Take a train (like the Kirandul Passenger) from Vizag to Araku Valley at least one way&mdashits scenic route is an engineering marvel in the Waltair Division of the East Coast Railway. And a joy to experience during the monsoon. Incidentally, Shimliguda station, perched 997m above sea level, was the highest in India till J&K&rsquos Qazigund was built, though it remains the highest broad gauge station. It&rsquos old-fashioned rail travel with passengers cognisant of the season and countryside (plus 58 tunnels and 84 bridges) making it a fantastic introduction to monsoon in the valley. Most of Araku&rsquos numerous pretty waterfalls spring up nameless in the rains, but you should be able to easily ask your way to the gorgeous Thatiguda, Katiki and Chaaparai cascades.
There&rsquos Hampi and then there&rsquos Hampi in the rains, when every stony nook and old crevice explodes in sprightly green, the kalyanis (water tanks) brim over to rippling gorgeousness, and the Tungabhadra rises swiftly and breathtakingly. Once the Sanapur reservoir nearby fills up and the river floods its banks, some guest houses are forced to shut shop, daily ferries stop plying, and Virupapura Gadde and Anegundi can only be reached by road. It helps that the key sites and monuments are on easily accessible level ground (no bouldering, hikes, or hilly drives). Even better, only a handful of people are around to enjoy these stunning vistas.
The MTDC resort at Ganapatipule is a triumph of location&mdashsimple and tidy rooms set upon a palm-fringed beach, which offer unstinting views of the sort of water-sky interplay that only the monsoon can deliver. It&rsquos hard to photograph (and describe) the power of this seascape as low-hanging clouds advance in minutes over the water, there&rsquos a heavenly display of light and shadows over breaking waves, and the mood of the sea darkens visibly as we watch from the safety of the pristine shore. When the drenching begins, retreat to your room, leave the door open, pull back the curtains, and call for chai-pakoras.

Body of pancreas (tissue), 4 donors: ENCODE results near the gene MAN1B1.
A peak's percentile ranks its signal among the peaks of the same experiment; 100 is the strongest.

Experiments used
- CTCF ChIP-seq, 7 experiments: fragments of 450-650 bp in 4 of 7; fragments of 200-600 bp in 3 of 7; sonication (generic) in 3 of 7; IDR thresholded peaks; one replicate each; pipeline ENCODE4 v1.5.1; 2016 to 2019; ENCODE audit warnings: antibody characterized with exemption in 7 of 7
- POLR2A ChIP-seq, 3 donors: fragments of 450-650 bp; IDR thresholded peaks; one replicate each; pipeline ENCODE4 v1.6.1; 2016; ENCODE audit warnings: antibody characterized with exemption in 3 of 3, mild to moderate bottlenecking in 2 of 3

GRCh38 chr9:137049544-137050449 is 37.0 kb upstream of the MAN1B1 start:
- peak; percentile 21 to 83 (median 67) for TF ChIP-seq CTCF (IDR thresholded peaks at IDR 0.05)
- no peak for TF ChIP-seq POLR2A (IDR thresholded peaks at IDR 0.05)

Mumbai celebrates the monsoon like no other Indian metro, and this love has expanded to include rainy day fun spots like Matheran and Lonavla, which are lovely no doubt, but fewer folk visit Malshej Ghat, especially from the start to the middle of the season. Waterfalls and smaller rivulets of cascading fresh water are already forming at every turn of the road, their ebb andflow by turns soft and roaring, depending on the quantum of rain. The Konkan Kada overhang, shaped like a serpent&rsquoshood, looks positively mysterious in the mist. And the swirling clouds and dropping temperature are best enjoyed with a hot omelette whisked at a roadside stall,washed down with a cup of steaming tea.
Coorg, being a hilly district, is often perceived as a classic summer getaway. But many people land up to discover that it&rsquos disconcertingly warm, with temperatures from March to May going up to 35 degree Celsius. In the monsoons, the plantations get misty, and there&rsquos a distinct nip in the air, the Abbey, Mallali and Irupu falls swell up dangerously, and fireplaces get stoked when the weather doesn&rsquot let up. The roads are variable, but this doesn&rsquot deter bikers, cyclists and hikers from making the most of the seasonal solitude that brings them here. Hot idli-sambhar and filter coffee add to the experience.
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